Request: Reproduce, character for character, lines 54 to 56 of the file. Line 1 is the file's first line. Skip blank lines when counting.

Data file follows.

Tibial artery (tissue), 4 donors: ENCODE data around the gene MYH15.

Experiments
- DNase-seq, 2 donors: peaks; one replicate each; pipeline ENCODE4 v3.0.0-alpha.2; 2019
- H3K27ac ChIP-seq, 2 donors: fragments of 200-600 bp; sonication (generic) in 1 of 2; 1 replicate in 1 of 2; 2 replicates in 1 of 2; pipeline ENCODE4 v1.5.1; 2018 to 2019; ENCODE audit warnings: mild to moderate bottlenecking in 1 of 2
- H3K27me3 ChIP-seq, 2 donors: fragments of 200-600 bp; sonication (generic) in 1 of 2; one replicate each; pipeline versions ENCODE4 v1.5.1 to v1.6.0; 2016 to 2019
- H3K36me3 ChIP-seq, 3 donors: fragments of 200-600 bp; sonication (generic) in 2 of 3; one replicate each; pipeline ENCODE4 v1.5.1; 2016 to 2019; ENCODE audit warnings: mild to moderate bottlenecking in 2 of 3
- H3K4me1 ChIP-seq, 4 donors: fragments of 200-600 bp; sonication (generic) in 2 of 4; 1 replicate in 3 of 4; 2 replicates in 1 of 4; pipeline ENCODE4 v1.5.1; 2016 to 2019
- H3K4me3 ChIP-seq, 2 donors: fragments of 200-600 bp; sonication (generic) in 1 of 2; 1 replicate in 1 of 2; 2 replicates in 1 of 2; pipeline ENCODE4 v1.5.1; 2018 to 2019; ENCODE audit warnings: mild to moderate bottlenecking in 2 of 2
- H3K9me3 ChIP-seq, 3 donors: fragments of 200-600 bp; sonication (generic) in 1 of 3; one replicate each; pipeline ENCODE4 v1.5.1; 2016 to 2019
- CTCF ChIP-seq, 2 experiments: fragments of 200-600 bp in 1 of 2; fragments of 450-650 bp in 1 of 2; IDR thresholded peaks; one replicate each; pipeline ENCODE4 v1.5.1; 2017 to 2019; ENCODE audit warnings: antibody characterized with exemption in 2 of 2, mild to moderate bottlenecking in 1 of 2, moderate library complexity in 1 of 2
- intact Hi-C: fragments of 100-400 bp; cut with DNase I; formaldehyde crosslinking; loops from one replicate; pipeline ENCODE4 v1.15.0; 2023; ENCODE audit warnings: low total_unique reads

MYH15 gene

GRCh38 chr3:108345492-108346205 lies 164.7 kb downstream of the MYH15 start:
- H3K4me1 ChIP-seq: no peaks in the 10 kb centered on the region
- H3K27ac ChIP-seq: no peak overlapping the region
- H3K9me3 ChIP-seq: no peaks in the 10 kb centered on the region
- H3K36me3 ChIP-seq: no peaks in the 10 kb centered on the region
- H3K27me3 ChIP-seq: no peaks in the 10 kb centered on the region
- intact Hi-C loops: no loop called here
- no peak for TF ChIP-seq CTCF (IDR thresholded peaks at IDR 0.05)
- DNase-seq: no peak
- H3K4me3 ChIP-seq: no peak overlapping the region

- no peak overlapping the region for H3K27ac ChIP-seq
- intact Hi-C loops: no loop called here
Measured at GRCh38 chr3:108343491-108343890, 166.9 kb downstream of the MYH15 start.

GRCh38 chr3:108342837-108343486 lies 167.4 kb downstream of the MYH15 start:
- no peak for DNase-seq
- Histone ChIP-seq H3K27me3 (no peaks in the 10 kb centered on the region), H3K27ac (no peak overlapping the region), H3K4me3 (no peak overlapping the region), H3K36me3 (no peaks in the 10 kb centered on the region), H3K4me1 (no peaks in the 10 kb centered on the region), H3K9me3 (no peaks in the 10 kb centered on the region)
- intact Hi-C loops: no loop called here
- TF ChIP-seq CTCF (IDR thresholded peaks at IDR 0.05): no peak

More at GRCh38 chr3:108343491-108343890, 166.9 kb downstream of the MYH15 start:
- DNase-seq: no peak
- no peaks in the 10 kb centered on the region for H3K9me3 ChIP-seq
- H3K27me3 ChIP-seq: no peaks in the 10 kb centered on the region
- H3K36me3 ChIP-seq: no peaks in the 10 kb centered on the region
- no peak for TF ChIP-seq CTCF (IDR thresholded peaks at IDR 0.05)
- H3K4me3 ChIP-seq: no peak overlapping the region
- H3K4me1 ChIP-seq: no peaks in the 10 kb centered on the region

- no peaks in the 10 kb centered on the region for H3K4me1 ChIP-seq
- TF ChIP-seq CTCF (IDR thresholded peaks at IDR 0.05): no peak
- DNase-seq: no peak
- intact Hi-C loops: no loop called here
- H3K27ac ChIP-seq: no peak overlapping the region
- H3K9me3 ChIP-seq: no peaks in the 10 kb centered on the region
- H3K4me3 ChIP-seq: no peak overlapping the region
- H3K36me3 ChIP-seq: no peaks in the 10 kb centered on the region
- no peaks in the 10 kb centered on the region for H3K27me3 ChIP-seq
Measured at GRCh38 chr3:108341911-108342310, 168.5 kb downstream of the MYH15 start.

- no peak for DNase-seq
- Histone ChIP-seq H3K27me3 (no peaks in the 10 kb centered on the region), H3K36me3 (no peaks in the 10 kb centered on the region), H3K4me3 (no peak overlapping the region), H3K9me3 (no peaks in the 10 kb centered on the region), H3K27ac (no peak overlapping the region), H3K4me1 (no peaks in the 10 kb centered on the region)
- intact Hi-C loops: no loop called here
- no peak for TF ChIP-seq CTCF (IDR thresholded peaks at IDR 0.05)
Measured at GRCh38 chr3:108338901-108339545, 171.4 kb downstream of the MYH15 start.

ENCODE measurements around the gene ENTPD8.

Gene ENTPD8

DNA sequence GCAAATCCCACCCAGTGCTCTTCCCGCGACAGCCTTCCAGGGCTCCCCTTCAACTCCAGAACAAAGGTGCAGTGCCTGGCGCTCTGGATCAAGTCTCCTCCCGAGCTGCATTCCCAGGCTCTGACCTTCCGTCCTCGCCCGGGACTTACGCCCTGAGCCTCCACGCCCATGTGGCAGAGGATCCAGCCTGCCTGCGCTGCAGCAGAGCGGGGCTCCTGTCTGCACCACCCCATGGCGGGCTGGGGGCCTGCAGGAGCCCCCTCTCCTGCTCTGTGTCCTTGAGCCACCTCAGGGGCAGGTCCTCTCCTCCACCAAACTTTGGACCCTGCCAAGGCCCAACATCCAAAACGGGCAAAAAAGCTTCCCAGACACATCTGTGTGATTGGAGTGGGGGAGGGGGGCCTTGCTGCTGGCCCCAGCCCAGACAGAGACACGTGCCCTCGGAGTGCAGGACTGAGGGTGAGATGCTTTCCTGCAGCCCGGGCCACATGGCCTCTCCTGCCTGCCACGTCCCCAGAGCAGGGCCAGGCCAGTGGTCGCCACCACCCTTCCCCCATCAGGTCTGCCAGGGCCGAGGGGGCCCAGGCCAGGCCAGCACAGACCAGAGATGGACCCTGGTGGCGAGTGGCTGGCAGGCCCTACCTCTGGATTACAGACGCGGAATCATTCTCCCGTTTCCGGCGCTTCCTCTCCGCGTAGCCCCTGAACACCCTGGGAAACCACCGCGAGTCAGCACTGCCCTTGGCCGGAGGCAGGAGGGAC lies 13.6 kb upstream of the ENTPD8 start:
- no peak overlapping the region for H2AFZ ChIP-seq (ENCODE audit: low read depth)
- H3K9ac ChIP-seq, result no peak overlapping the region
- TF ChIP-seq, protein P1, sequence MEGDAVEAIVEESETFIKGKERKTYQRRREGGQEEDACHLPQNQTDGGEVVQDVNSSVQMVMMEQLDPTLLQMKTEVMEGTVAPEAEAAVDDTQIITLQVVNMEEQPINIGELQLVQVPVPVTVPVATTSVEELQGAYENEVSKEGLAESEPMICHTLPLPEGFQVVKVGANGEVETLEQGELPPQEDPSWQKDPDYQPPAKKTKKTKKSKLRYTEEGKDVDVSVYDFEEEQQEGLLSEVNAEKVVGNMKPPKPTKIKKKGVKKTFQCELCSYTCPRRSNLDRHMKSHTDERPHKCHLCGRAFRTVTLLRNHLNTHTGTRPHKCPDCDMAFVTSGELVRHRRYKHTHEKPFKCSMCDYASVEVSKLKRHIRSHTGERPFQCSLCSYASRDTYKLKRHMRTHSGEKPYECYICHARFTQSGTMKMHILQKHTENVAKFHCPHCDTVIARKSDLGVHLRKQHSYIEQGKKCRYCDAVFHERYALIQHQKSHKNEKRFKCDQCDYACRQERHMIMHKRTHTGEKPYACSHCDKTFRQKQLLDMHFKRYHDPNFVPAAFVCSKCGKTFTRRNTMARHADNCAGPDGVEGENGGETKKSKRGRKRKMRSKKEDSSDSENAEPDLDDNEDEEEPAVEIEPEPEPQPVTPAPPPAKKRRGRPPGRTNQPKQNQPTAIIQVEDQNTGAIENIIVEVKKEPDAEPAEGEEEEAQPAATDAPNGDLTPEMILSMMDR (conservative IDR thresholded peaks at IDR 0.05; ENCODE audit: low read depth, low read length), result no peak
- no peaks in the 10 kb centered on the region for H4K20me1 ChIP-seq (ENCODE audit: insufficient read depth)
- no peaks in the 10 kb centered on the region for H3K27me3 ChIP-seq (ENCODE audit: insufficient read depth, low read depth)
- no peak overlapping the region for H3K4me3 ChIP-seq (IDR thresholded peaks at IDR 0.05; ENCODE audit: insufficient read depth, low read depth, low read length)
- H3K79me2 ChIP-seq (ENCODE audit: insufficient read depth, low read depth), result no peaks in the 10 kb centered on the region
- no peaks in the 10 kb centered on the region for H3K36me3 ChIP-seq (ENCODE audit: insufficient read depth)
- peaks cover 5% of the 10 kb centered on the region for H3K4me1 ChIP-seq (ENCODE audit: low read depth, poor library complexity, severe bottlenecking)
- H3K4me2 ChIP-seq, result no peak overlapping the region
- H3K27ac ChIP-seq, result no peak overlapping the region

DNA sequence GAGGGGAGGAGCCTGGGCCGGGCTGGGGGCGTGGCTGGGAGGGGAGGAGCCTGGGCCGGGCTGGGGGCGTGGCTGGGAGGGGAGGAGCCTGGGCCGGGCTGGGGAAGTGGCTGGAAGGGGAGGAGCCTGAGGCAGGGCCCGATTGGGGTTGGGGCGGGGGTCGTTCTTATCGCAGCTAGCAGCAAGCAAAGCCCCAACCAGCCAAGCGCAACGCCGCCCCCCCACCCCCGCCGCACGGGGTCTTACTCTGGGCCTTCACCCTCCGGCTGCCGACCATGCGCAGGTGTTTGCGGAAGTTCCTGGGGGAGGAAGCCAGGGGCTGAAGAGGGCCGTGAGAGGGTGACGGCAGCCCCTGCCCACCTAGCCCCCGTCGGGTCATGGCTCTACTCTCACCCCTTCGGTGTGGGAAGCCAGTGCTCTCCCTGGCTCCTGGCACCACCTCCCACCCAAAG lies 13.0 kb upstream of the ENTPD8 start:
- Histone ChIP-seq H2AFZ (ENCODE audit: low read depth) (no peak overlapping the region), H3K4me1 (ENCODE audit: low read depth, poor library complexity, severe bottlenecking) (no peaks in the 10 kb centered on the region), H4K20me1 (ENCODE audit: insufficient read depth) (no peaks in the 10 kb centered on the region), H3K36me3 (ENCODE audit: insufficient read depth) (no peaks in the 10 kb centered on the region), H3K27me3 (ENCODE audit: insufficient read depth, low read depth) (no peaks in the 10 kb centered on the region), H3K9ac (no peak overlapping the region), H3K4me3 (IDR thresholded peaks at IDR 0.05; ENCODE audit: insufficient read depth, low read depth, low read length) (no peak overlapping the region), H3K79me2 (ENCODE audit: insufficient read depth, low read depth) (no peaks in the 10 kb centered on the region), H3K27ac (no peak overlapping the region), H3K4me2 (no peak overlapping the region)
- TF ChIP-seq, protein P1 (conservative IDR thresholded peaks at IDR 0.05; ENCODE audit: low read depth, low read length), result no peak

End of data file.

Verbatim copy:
ENCODE measurements around the gene ENTPD8.

Gene ENTPD8

DNA sequence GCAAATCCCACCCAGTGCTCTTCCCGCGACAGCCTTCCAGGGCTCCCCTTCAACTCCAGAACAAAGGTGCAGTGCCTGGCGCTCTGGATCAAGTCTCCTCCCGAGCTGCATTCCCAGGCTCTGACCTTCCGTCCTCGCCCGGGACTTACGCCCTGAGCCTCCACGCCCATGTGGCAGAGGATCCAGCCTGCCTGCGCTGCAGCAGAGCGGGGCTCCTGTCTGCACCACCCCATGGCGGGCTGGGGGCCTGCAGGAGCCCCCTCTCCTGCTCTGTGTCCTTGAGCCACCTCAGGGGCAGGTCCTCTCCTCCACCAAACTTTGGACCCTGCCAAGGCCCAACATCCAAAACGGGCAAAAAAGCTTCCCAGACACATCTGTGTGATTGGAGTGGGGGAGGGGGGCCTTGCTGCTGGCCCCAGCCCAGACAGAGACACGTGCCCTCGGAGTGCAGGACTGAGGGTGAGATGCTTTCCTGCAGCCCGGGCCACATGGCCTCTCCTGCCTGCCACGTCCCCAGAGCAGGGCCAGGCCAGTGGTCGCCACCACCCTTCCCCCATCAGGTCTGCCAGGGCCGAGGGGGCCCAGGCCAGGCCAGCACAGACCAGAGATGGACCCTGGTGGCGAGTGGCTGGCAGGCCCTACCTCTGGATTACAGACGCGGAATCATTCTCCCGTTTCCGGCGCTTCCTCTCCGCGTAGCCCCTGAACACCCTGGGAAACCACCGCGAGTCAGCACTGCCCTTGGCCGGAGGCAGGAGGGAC lies 13.6 kb upstream of the ENTPD8 start: